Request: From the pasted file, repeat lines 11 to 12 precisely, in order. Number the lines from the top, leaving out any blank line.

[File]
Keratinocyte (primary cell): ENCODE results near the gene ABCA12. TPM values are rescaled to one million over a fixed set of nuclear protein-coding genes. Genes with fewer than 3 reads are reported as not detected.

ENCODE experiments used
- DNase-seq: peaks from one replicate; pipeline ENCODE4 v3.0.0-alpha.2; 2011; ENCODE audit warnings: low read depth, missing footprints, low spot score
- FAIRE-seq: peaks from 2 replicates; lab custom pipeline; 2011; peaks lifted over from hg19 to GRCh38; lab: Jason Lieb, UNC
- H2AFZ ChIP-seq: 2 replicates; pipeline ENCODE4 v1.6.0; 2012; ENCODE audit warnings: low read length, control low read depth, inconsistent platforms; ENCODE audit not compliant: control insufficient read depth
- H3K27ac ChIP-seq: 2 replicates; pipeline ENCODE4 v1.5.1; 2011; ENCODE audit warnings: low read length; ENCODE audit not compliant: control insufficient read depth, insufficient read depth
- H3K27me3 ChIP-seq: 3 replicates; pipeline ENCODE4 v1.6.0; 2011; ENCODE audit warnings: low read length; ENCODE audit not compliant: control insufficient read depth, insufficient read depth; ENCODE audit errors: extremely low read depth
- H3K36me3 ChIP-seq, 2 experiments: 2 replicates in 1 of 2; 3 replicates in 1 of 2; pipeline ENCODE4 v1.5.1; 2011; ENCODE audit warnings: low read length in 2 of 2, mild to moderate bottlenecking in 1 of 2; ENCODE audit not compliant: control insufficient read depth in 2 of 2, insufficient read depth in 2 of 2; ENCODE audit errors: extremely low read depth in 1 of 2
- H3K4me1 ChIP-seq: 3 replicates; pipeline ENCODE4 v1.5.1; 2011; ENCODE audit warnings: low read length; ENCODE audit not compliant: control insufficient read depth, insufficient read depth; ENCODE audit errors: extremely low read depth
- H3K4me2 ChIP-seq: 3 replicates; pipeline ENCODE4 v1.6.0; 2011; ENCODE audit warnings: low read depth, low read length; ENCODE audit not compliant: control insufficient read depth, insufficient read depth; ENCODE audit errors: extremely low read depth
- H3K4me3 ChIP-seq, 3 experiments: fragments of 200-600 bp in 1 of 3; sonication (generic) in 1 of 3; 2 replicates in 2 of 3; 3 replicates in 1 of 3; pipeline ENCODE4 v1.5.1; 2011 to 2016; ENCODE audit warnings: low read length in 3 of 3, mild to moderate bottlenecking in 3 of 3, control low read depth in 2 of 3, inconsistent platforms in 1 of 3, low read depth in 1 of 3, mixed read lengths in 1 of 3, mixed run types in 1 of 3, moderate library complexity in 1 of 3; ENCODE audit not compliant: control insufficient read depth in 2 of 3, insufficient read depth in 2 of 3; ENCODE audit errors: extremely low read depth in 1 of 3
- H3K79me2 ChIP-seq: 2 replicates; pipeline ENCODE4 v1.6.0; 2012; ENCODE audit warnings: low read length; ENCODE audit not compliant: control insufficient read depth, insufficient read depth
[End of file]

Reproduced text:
- H3K4me3 ChIP-seq, 3 experiments: fragments of 200-600 bp in 1 of 3; sonication (generic) in 1 of 3; 2 replicates in 2 of 3; 3 replicates in 1 of 3; pipeline ENCODE4 v1.5.1; 2011 to 2016; ENCODE audit warnings: low read length in 3 of 3, mild to moderate bottlenecking in 3 of 3, control low read depth in 2 of 3, inconsistent platforms in 1 of 3, low read depth in 1 of 3, mixed read lengths in 1 of 3, mixed run types in 1 of 3, moderate library complexity in 1 of 3; ENCODE audit not compliant: control insufficient read depth in 2 of 3, insufficient read depth in 2 of 3; ENCODE audit errors: extremely low read depth in 1 of 3
- H3K79me2 ChIP-seq: 2 replicates; pipeline ENCODE4 v1.6.0; 2012; ENCODE audit warnings: low read length; ENCODE audit not compliant: control insufficient read depth, insufficient read depth